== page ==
“A lot of people believe that I am a global theatre-maker, which I would always deny,” said Ostermeier. “I am 100% a local theatre-maker, which means I’m trying to talk about issues which I [know about]. I am part of the bourgeoisie guys that you’ll see on stage [at An Enemy of the People].”


Veit had expressed similar sentiments on the importance of creating work based on the "local". “If you want to tell a story, the best [thing] you could talk about is yourself - your surroundings, your city, your society, your country,” he said. “But if you tell a good story, a story that matters to you, it often happens that this story relates to an audience in other countries as well. Maybe [even exactly] because it’s so local.”


The POV participants had found these talks enlightening, as Veit and Ostermeier both gave valuable insight into how a theatre company - especially one that is so large in scale - can be structured and run in Germany.


“I found it very helpful to hear Tobias’ description of how the Schaubühne worked - its structures and processes, the way they tour, the way they make work, and that sense of responsibility to his larger team. That was very, very illuminating and humbling to hear from a producer's perspective,” said Loh An Lin (P/W), who is also a young independent producer herself.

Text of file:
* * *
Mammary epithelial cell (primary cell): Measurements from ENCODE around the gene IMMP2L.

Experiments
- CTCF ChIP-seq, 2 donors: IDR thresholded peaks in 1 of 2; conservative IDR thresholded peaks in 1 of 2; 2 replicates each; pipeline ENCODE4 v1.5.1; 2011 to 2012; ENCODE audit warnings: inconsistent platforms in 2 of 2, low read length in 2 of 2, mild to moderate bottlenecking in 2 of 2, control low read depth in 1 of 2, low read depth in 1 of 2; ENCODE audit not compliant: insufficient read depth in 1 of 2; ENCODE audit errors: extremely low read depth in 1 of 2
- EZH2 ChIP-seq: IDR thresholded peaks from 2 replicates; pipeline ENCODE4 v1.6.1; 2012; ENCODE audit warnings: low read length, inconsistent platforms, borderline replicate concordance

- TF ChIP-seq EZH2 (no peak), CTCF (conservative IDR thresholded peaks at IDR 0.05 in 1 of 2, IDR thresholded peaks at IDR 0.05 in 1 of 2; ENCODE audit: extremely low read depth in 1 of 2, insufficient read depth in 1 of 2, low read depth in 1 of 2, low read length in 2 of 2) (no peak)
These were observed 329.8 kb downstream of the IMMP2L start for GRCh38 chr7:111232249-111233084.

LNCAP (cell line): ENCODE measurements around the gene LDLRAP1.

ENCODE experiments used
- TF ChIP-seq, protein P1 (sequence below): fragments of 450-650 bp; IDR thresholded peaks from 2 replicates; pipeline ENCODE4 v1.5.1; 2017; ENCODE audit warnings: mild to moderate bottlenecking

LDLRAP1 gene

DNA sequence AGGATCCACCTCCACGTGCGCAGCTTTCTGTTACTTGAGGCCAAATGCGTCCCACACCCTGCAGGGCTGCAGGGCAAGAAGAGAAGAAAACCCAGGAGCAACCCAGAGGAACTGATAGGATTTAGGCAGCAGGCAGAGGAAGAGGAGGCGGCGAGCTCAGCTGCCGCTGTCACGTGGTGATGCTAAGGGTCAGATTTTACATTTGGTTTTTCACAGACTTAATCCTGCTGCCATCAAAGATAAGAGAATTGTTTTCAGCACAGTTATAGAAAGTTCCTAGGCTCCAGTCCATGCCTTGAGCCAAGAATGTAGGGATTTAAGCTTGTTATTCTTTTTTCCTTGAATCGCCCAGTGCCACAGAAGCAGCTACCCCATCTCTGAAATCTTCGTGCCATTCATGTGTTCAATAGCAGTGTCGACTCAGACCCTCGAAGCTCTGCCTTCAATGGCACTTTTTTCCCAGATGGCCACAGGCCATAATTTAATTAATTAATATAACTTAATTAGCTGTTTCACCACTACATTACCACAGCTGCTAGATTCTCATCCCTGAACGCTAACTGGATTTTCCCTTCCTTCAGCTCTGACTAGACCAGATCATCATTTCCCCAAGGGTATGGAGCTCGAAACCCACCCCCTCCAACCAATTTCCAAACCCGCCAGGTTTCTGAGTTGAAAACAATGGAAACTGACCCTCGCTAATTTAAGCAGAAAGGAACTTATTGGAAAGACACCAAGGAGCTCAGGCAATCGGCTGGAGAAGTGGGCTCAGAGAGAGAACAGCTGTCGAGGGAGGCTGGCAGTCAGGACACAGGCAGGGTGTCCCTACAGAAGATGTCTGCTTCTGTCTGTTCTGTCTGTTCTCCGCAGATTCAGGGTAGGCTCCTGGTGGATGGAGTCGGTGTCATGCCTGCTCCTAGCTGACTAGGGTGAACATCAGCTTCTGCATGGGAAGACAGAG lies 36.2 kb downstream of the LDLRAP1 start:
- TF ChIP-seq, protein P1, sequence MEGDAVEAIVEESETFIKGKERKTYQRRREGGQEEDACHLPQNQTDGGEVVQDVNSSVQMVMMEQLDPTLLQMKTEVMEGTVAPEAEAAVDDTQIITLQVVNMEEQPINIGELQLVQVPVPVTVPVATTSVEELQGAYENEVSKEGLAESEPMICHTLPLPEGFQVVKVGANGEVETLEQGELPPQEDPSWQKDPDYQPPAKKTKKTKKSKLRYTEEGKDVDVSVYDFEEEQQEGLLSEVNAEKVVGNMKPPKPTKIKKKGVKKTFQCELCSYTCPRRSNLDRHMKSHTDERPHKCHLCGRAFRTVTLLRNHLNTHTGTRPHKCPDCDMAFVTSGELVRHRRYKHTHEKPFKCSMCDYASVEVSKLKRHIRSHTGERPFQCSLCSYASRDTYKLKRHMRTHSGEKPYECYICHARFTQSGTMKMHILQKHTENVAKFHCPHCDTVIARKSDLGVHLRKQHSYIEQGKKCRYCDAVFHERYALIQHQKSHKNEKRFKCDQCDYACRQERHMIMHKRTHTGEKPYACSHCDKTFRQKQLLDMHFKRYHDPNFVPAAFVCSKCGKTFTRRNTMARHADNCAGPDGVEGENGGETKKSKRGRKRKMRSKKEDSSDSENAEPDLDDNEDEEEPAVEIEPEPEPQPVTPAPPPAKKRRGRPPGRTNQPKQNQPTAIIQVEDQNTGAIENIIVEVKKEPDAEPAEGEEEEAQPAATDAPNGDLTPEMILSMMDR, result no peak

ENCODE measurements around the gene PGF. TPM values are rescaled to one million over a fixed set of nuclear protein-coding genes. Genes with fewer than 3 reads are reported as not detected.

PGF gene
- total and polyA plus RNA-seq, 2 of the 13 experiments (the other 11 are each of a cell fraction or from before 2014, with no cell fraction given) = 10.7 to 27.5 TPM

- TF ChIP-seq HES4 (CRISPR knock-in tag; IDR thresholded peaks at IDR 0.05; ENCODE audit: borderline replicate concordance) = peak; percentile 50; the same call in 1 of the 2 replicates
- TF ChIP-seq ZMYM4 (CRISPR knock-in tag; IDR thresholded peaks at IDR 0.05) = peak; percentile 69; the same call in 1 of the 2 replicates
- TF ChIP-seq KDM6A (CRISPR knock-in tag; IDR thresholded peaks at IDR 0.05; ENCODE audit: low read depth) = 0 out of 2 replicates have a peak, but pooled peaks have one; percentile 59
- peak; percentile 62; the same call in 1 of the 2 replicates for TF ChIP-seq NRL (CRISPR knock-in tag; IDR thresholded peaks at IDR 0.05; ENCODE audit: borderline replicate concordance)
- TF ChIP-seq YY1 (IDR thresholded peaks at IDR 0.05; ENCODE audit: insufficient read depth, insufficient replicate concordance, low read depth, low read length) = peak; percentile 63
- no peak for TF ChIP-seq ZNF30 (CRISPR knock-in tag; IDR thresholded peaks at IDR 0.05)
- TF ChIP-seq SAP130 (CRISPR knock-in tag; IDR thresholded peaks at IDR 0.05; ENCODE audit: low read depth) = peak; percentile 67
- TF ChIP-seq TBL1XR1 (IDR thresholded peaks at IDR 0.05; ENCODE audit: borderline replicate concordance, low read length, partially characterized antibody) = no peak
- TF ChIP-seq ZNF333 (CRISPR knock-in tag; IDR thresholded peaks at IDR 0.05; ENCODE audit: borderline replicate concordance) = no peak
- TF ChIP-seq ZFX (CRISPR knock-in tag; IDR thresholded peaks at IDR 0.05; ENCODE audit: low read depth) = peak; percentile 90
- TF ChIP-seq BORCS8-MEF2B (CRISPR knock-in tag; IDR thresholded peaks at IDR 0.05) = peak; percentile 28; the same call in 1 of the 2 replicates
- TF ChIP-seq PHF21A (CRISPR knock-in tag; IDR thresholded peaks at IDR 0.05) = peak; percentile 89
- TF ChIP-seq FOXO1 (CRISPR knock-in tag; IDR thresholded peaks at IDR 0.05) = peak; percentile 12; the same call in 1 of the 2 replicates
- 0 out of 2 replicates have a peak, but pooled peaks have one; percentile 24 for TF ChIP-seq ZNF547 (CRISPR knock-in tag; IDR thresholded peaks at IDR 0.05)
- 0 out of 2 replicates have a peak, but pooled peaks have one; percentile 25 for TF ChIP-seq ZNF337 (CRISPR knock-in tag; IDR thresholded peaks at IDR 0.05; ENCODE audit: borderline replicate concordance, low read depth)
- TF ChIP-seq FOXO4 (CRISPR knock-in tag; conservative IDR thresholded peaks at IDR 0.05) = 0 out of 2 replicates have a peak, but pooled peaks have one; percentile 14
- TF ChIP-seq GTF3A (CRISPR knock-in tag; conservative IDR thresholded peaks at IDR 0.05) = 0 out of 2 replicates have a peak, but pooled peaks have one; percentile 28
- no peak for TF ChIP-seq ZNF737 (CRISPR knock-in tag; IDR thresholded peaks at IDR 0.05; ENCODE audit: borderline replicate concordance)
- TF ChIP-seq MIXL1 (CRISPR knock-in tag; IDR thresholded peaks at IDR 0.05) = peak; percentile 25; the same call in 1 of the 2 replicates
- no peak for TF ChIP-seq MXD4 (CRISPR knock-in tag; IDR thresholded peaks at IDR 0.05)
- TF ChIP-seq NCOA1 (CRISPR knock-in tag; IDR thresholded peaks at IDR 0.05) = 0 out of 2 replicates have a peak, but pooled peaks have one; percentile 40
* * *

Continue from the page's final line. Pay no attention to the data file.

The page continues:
"[The talk with Tobias] was for me the most informative talk so far. His company embodies the type of multilevel/interdisciplinary style of theatre that reminds me of the efficiency and rigour of the Hollywood system, where studios can churn out work because they are fully set on infrastructure," said Nathanial Tan (P/M). "That's wonderful, but I don't think Singapore will have that for now, since we lack.... the audience? The government? The resources? The care? Regardless, it reminded me of the necessity to consider the economics behind the work as performance makers, and the awesome potential of having a theatre company run like a giant conglomerate hiring hundreds of people. That is the dream."